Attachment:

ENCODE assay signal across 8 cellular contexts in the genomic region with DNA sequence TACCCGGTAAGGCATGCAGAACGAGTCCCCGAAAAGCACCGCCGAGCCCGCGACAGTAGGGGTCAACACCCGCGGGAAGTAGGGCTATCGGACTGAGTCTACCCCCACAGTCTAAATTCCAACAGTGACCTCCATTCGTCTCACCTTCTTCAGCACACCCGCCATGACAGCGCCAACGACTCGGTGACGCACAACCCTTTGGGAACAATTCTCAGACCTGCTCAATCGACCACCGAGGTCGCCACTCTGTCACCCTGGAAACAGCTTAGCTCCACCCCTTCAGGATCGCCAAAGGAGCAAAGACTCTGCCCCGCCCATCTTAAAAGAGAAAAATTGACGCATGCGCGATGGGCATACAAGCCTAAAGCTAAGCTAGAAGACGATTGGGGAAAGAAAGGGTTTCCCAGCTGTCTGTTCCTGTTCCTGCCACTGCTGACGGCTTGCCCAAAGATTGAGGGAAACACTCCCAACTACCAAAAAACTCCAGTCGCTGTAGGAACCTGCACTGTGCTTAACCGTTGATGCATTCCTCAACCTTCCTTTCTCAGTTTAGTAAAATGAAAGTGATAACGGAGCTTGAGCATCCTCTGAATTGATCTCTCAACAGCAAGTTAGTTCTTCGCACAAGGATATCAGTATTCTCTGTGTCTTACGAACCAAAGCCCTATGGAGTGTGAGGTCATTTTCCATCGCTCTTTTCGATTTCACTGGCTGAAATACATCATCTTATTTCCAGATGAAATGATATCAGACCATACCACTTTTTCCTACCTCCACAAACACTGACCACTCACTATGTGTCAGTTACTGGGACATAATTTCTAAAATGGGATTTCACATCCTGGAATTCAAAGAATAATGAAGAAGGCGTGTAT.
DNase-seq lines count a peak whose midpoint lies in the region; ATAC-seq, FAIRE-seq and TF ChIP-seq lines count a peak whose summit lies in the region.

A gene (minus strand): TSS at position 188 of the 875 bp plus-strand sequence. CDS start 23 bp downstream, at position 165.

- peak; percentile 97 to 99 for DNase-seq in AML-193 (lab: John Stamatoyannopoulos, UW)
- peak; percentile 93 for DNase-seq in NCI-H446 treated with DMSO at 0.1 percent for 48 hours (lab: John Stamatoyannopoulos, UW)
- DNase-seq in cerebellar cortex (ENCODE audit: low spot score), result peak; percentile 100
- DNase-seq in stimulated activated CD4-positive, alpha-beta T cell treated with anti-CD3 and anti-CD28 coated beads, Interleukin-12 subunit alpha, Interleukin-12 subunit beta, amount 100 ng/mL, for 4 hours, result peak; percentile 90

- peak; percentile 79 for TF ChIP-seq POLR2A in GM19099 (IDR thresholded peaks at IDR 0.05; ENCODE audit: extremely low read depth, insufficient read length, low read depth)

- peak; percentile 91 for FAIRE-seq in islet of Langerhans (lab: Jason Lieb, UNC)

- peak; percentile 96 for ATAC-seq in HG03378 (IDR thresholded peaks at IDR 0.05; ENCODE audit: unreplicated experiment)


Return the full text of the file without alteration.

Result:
ENCODE assay signal across 8 cellular contexts in the genomic region with DNA sequence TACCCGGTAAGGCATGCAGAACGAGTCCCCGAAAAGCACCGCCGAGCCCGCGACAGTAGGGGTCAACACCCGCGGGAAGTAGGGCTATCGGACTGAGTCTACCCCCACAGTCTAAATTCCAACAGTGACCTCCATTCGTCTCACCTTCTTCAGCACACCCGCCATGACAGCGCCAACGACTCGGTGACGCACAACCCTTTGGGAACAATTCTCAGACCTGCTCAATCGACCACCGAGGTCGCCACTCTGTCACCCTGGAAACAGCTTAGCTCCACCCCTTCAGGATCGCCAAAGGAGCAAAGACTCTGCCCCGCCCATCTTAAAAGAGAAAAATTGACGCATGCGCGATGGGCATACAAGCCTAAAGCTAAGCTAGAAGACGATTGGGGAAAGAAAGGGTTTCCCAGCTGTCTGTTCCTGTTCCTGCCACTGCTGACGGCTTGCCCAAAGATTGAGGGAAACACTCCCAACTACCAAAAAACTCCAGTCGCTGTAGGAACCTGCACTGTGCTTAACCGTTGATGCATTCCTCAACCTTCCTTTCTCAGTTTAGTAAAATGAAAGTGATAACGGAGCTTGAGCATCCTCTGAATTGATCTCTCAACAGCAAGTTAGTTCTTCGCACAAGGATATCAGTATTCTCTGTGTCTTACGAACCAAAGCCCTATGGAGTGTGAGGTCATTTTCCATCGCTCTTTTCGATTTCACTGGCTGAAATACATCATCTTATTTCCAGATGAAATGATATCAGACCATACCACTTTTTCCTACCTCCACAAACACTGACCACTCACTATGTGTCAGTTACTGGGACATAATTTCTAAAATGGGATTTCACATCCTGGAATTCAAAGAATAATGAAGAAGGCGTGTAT.
DNase-seq lines count a peak whose midpoint lies in the region; ATAC-seq, FAIRE-seq and TF ChIP-seq lines count a peak whose summit lies in the region.

A gene (minus strand): TSS at position 188 of the 875 bp plus-strand sequence. CDS start 23 bp downstream, at position 165.

- peak; percentile 97 to 99 for DNase-seq in AML-193 (lab: John Stamatoyannopoulos, UW)
- peak; percentile 93 for DNase-seq in NCI-H446 treated with DMSO at 0.1 percent for 48 hours (lab: John Stamatoyannopoulos, UW)
- DNase-seq in cerebellar cortex (ENCODE audit: low spot score), result peak; percentile 100
- DNase-seq in stimulated activated CD4-positive, alpha-beta T cell treated with anti-CD3 and anti-CD28 coated beads, Interleukin-12 subunit alpha, Interleukin-12 subunit beta, amount 100 ng/mL, for 4 hours, result peak; percentile 90

- peak; percentile 79 for TF ChIP-seq POLR2A in GM19099 (IDR thresholded peaks at IDR 0.05; ENCODE audit: extremely low read depth, insufficient read length, low read depth)

- peak; percentile 91 for FAIRE-seq in islet of Langerhans (lab: Jason Lieb, UNC)

- peak; percentile 96 for ATAC-seq in HG03378 (IDR thresholded peaks at IDR 0.05; ENCODE audit: unreplicated experiment)